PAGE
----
Marinella, on Sicily’s south coast, is the perfect place to spend a few days to enjoy the swimming and to explore the south-west of the island. Autumn is the best season in which to come, when the crowds have gone, and the sea is still warm. Marinella is a small village located directly below the archaeological park of Selinunte, the site of ancient Selinus, a Greek city which flourished from around 650 to 409 BC. Like several other Greek cities in Sicily, it was cut off in its prime during the wars with Carthage. The park has an unspoilt setting on raised land facing the sea, where out of season it is possible to wander around the remains of ancient temples, fortifications, city gates and paved streets strewn with pieces of columns, roof tiles and blocks of stone, with few people in sight.
Marinella is primarily a holiday resort for the residents of Castelvetrano, a town some fifteen kilometres inland, famous for its olives and its brown bread known as pane nero. The village consists of a strip of low buildings, mostly hotels and holiday properties, stretching down the coast to a small port, filled with fishing boats and holiday craft, and surrounded by shops and cafés. A long sandy beach ends at a rocky promontory on top of which can be seen the remains of a Greek temple.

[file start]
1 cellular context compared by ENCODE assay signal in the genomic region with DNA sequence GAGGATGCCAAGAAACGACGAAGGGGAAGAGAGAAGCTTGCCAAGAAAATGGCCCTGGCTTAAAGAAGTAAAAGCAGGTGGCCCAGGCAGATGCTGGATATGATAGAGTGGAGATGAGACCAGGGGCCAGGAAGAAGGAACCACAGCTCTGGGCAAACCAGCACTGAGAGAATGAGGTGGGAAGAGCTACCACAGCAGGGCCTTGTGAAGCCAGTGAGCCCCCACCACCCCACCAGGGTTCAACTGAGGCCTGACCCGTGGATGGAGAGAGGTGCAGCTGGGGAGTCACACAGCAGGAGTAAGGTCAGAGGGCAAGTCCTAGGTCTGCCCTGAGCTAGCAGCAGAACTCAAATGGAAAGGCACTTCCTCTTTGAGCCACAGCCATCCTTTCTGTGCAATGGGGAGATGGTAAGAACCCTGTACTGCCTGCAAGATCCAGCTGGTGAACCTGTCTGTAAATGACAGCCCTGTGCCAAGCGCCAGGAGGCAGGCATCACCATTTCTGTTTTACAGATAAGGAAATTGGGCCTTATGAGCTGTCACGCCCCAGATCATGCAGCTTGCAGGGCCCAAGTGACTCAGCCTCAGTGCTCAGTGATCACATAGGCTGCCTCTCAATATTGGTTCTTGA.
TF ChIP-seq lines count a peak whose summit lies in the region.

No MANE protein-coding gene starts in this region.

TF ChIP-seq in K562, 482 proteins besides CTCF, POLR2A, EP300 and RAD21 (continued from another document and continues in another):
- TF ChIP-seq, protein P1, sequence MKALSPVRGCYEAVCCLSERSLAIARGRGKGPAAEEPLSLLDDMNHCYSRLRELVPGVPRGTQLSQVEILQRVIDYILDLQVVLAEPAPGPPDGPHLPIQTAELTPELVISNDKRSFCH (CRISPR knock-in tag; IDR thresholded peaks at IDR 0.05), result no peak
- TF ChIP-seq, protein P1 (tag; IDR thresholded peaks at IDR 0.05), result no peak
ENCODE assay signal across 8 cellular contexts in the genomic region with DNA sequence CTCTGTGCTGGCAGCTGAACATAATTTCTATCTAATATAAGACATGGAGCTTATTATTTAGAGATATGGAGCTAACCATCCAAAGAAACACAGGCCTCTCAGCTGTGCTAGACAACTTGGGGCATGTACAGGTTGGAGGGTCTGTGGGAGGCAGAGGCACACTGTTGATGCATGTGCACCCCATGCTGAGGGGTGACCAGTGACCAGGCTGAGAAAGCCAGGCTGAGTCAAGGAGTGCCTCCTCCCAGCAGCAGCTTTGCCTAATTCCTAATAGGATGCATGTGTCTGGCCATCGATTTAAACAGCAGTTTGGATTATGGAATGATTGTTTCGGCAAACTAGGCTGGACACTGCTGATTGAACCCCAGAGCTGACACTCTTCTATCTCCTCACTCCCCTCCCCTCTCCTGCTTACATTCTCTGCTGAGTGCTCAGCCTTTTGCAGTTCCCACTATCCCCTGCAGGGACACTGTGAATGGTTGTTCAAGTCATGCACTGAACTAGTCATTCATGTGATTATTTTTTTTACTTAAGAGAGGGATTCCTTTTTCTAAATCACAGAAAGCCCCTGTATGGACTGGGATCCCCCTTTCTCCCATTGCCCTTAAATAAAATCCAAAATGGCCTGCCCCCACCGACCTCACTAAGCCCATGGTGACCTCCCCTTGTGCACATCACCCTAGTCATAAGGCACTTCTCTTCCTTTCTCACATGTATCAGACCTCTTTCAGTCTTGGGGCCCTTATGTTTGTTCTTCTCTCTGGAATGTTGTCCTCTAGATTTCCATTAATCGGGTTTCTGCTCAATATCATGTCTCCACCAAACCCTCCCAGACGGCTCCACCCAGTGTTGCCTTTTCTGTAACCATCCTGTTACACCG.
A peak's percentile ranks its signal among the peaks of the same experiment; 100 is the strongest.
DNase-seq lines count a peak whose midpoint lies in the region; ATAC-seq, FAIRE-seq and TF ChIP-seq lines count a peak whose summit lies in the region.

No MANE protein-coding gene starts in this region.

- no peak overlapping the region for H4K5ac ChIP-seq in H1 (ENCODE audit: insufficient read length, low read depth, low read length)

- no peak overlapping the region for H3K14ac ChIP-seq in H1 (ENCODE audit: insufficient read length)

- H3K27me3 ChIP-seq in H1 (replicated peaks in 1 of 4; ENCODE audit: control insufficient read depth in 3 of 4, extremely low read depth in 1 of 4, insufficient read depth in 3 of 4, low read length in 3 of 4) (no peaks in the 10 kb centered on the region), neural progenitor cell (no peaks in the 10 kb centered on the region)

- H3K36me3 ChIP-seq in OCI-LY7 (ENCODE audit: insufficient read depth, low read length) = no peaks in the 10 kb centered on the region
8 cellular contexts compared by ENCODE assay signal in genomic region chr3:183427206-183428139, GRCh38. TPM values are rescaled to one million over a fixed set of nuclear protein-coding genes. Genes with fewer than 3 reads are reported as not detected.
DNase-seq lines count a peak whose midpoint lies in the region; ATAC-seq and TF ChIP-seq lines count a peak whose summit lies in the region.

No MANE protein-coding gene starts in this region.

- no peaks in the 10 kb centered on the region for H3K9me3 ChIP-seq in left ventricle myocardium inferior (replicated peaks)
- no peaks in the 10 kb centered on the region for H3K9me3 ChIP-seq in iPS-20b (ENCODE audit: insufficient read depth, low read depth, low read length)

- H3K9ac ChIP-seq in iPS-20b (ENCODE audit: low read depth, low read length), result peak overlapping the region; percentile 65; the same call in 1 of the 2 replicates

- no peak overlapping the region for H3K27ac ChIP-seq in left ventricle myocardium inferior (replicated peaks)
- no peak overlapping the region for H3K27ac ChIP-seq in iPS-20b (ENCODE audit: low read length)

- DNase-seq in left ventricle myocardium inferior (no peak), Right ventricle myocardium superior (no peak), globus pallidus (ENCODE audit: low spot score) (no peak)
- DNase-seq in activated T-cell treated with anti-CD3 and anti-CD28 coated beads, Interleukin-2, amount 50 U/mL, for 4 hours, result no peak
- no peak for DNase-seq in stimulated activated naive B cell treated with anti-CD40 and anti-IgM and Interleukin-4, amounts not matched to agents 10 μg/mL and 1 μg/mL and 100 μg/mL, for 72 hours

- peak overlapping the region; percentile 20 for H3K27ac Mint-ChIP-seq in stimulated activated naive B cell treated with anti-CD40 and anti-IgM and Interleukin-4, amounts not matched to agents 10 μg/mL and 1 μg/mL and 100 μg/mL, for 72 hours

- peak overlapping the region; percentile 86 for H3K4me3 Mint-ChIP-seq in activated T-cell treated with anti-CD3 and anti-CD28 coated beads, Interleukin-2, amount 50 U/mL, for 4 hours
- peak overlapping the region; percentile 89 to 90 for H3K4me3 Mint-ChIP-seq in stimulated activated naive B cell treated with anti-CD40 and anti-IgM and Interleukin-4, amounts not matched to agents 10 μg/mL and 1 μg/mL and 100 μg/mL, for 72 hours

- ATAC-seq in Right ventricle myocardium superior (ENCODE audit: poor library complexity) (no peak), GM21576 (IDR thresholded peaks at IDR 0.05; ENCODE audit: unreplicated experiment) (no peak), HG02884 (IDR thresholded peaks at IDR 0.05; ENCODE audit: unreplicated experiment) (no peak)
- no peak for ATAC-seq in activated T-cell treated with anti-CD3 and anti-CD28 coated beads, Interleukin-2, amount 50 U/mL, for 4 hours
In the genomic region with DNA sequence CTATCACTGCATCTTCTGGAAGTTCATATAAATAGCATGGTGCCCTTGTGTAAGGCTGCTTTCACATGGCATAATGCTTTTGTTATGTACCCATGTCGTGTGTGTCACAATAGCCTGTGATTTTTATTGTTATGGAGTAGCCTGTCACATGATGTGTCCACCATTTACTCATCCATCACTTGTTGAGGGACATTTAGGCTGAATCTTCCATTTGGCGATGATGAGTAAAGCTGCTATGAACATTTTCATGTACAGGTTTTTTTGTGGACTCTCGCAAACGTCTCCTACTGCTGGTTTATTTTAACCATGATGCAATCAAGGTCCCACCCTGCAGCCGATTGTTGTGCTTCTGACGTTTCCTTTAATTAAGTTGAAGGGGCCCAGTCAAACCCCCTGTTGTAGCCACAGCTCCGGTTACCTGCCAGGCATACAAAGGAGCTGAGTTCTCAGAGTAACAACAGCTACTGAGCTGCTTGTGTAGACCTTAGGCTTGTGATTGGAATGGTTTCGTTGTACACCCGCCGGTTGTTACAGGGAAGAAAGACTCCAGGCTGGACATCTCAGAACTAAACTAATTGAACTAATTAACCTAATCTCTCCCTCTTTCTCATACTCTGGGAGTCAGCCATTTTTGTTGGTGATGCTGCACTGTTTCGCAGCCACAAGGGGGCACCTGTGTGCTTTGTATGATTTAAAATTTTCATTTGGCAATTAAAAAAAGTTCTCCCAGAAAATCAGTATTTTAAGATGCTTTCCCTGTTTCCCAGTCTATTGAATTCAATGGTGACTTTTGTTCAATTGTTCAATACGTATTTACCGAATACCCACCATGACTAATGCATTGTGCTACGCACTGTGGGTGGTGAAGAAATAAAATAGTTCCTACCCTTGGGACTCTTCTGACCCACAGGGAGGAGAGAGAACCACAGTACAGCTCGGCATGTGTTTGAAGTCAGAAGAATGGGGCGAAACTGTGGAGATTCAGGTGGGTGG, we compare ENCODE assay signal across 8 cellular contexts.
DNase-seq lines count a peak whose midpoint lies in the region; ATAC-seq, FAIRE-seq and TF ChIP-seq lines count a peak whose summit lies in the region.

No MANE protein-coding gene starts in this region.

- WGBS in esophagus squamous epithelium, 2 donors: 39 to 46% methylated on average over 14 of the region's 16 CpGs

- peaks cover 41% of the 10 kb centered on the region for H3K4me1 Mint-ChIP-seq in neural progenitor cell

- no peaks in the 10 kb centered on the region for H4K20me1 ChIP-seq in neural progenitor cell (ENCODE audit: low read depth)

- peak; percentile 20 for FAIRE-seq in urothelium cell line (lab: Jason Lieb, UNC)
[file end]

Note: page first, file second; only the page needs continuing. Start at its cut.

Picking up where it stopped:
On the beach, visitors are well looked after at the Bar Zabarra. As well as beach umbrellas, sun loungers and showers, the bar provides a lunchtime buffet of fish, Sicilian vegetable dishes such as caponata, fruit and the local pane nero. Enjoying an evening aperitivo at the bar, while watching the sunset, is an experience not to be missed.
There are several interesting places to visit on day trips from Marinella. About an hour away on the west coast is the city of Marsala where Garibaldi landed in 1860. Nearby is the small island of Motya, where the remains of an ancient Phoenician settlement can be seen. Sicily’s largest fishing port, Mazara del Vallo lies to the south of Marsala. At Campobello, on the road to Mazara, can be found the ancient quarries that supplied the stone for the temples at Selinunte. Here huge columns have been partially cut out of the rock and left abandoned. It is a scene frozen in time from when the temple building came to an end with the arrival of the Carthaginians in 409 BC.